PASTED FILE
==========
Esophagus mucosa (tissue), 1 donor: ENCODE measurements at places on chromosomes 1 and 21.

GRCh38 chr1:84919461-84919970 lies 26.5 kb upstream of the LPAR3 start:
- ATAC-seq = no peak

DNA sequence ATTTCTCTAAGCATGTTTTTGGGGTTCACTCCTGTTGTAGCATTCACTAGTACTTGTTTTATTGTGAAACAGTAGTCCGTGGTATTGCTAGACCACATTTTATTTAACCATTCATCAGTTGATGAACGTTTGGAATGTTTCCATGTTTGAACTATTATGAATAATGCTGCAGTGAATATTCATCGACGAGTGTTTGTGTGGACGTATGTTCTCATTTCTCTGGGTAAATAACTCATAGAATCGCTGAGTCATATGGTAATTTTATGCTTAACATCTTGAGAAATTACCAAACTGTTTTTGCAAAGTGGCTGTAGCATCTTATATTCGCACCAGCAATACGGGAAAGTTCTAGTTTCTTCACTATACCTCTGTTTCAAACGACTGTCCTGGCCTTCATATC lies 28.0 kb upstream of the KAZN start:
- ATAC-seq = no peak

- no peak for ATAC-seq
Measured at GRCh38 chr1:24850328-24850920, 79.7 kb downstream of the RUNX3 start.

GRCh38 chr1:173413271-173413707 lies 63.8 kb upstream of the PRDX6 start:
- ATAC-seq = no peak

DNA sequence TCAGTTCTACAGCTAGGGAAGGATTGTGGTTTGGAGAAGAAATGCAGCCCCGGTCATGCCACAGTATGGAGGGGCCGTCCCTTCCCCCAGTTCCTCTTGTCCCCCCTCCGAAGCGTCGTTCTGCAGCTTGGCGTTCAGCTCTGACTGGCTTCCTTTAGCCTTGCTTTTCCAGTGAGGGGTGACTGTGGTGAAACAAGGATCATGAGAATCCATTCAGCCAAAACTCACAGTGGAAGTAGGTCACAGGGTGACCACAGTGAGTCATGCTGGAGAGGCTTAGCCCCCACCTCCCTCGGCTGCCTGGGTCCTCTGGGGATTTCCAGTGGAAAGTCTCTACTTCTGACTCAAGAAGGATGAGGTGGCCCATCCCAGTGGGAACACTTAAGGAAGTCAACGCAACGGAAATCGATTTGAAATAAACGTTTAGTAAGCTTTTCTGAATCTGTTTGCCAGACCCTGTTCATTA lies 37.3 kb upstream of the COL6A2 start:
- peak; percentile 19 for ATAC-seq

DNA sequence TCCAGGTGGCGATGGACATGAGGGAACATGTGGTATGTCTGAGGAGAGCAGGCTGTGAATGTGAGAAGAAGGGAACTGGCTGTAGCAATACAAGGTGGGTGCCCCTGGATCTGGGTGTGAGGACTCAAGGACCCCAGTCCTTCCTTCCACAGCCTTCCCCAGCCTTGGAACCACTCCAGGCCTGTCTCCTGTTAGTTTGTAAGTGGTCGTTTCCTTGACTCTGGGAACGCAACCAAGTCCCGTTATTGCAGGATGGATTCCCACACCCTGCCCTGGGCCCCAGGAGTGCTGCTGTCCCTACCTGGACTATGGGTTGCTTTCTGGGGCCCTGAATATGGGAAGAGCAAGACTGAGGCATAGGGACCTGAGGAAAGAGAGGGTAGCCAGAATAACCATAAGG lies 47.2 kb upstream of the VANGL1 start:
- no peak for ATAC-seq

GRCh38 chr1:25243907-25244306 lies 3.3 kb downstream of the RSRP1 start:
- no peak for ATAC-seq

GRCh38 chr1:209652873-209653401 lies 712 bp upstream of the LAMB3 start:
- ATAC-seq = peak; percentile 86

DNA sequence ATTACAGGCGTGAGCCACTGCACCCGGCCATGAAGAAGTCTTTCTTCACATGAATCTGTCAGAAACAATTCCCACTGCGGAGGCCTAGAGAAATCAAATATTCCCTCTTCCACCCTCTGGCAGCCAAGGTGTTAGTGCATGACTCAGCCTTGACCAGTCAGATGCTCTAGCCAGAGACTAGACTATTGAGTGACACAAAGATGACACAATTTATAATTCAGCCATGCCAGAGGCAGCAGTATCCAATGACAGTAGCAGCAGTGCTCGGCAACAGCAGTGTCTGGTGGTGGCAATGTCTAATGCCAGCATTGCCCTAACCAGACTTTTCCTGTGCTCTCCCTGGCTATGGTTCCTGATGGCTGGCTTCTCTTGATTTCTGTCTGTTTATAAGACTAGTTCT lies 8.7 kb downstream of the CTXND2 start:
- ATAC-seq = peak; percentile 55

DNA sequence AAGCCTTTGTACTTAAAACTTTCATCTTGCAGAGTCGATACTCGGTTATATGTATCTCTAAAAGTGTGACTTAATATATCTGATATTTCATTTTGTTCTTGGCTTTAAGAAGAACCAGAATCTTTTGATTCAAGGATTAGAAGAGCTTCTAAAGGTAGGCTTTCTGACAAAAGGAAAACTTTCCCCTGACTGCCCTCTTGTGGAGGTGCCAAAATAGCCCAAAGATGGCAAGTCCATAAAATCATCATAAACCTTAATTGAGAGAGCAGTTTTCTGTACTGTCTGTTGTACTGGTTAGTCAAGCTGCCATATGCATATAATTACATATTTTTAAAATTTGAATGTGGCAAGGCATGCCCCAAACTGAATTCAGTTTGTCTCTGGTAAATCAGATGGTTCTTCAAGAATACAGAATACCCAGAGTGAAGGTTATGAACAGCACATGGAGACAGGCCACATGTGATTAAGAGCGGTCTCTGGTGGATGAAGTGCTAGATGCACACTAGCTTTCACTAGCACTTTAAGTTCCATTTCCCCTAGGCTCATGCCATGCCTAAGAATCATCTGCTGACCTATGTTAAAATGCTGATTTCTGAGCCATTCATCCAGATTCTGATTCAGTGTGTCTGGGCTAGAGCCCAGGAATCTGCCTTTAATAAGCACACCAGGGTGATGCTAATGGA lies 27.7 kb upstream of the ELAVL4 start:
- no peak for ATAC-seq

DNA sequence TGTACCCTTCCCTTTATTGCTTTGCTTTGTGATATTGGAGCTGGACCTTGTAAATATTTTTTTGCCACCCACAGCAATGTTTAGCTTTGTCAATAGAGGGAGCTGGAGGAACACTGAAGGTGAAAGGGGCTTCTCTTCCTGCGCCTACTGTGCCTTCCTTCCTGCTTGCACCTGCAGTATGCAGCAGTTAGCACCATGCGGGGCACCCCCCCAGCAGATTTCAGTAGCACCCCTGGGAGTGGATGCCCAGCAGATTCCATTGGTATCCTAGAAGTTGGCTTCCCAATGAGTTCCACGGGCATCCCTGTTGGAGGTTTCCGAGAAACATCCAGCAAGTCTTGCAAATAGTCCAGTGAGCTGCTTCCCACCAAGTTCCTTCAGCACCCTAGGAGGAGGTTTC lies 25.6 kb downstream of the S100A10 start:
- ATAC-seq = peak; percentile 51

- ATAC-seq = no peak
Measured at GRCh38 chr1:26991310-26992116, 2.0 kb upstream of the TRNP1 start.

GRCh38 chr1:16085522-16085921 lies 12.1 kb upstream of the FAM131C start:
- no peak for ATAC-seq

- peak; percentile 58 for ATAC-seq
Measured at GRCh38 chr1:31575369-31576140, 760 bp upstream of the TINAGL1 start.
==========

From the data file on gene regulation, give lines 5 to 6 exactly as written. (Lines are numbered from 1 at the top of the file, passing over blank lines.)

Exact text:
- ATAC-seq = no peak

- no peak for ATAC-seq